For Shi'ites, religion and politics remained separate. True political power belonged only to God and the hidden Imam; all temporal power was usurped and false. Shi'ite imams accommodated political rulers out of necessity, but remained mostly outside of politics. They and their followers mistrusted politics as a human endeavor and rarely used war as a political tool. As author John Kelsay explains, "the idea that wars should be fought for 'secular' purposes-for example, the defense of a nation-state (as opposed to a state defined in Islamic terms)-is viewed with some suspicion, as opening the door to indiscriminate resort to and conduct of war."15 Any military activity to attain political goals, let alone suicide bombing, was outside the canon of accepted Shi'ite thought.

Although their Sunni enemies persecuted them after the occultation, the Shi'ites had a traditional abhorrence of suicide. A Shi'ite story relates how one group of persecuted Shi'ites discussed mass suicide as a way out of their predicament, but rejected the idea. One of them was quoted as saying: "By God, if I knew that my suicide would free me of my sin and reconcile me with my Lord, then I would kill myself! But," he continued, "what was permitted of the Israelites was-regrettably-denied the Muslims."16

New Shi'ite thought that emerged from Iraq's Najaf seminaries and from Iran in the 1960s challenged Shi'ite quietism and political disengagement. Contemporary thinkers asserted that remembering the sacrifices of martyrs was not enough; only by achieving martyrdom oneself could one help bring about the coming of the hidden Imam.17 this claim effectively politicized Shi'ism, ending its quietism. Inspired by clerics such as Sayyed Ruhollah Mousavi Khomeini of Iran and Musa al Sadr of Lebanon, a people that had thrived on their own afflictions now espoused a revolutionary ideology of activism. Other leaders soon used Khomeini's and Sadr's ideas to justify suicide bombing as well.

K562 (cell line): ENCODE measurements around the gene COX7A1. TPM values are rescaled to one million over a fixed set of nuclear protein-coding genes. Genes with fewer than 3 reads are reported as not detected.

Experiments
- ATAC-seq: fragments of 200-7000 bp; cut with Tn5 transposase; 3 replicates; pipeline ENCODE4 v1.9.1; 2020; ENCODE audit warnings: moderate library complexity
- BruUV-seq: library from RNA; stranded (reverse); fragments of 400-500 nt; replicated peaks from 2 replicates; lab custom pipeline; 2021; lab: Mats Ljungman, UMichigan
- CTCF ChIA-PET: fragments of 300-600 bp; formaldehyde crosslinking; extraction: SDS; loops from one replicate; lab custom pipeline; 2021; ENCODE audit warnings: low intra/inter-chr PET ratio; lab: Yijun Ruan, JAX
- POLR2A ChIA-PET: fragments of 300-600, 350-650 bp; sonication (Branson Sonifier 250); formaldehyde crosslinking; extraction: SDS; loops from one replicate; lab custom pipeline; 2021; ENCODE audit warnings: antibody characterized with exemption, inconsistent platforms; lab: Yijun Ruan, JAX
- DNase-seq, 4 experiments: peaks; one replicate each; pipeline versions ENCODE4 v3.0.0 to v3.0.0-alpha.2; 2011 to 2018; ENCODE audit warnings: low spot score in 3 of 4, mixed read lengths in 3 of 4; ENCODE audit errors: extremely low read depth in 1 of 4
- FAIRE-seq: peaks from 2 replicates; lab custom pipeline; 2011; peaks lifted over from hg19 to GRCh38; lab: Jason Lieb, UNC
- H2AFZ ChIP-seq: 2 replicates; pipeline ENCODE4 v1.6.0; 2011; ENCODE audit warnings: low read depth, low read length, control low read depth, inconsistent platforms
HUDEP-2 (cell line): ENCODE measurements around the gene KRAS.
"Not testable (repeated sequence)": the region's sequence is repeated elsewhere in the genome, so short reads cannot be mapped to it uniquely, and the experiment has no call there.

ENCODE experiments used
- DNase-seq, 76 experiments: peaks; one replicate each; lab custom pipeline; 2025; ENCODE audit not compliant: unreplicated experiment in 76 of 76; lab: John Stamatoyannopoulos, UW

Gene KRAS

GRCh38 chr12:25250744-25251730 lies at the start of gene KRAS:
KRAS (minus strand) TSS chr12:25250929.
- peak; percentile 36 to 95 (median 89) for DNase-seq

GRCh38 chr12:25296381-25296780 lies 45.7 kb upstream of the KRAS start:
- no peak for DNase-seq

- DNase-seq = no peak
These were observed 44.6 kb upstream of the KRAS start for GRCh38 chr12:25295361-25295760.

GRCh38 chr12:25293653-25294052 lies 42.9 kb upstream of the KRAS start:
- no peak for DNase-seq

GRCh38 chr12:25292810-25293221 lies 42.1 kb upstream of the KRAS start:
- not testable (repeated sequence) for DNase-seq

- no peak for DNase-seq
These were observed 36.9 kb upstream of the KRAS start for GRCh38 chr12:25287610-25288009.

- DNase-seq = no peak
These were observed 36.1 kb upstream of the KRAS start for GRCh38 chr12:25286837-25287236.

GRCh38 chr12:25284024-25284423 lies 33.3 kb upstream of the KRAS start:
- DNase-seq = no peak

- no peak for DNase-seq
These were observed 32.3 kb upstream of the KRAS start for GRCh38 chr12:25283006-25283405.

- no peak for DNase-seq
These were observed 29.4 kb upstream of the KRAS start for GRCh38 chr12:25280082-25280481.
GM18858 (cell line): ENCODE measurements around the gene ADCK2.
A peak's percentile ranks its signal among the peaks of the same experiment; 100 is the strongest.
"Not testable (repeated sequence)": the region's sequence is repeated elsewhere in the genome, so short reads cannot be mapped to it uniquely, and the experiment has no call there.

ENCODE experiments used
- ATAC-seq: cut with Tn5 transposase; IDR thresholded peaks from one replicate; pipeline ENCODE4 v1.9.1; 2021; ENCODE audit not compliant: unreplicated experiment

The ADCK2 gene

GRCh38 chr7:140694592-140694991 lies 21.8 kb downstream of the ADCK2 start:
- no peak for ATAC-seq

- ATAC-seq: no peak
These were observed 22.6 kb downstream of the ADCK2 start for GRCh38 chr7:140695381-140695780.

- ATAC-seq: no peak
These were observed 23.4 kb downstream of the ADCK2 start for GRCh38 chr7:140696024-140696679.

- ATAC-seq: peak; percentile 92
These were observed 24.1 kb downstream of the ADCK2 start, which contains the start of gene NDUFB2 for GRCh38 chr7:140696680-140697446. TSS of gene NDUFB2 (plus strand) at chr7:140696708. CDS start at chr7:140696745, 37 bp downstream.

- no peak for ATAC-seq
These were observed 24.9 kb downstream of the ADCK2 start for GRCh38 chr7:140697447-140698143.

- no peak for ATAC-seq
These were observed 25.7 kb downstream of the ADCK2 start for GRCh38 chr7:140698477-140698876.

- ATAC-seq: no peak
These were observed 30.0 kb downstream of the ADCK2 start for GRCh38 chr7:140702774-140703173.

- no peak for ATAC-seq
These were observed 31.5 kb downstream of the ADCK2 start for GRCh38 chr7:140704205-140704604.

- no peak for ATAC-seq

The ideology that led to the Iranian Revolution de-emphasized taqiyya and politicized shahadat (martyrdom). According to Khomeini, "stating the right is obligatory," even when doing so put a believer in danger and was unlikely to effect change.18 In fact, the entire focus of Shi'ism changed with these revolutionary thinkers. No longer was one to protect oneself through taqiyya; now, one was obliged to die a martyr unless Islam would gain nothing through one's death.

This was a paradigm shift. The new Shi'ite doctrine said: "[D]issimulation is a personal affair, and [it] pertains to individuals placed in a position of weakness in the face of powerful enemies; they dissimulate insofar as they consider that if dissimulation is not made, not only do they lose their lives, but also no positive advantage is derived from their being killed [italics added]."19

After the Iranian Revolution, the defense of political Shi'ism became paramount. Shi'ites put protection of the ideals of the Iranian Revolution ahead of self-protection. Khomeini believed that protecting the ideals of the revolution would bring about the hidden Imam's arrival.

Formerly, Shi'ites had looked upon the call to jihad with skepticism. War for self-defense was always permitted, but more traditional Shi'ite thinkers preferred to look at such a war as defaa (defense), not jihad.20 only the hidden Imam could declare jihad when he came out from occultation.21 Khomeini agreed that defensive wars are defaa, not jihad; however, he lowered the threshold for such military actions and said participation in them was mandatory for true believers: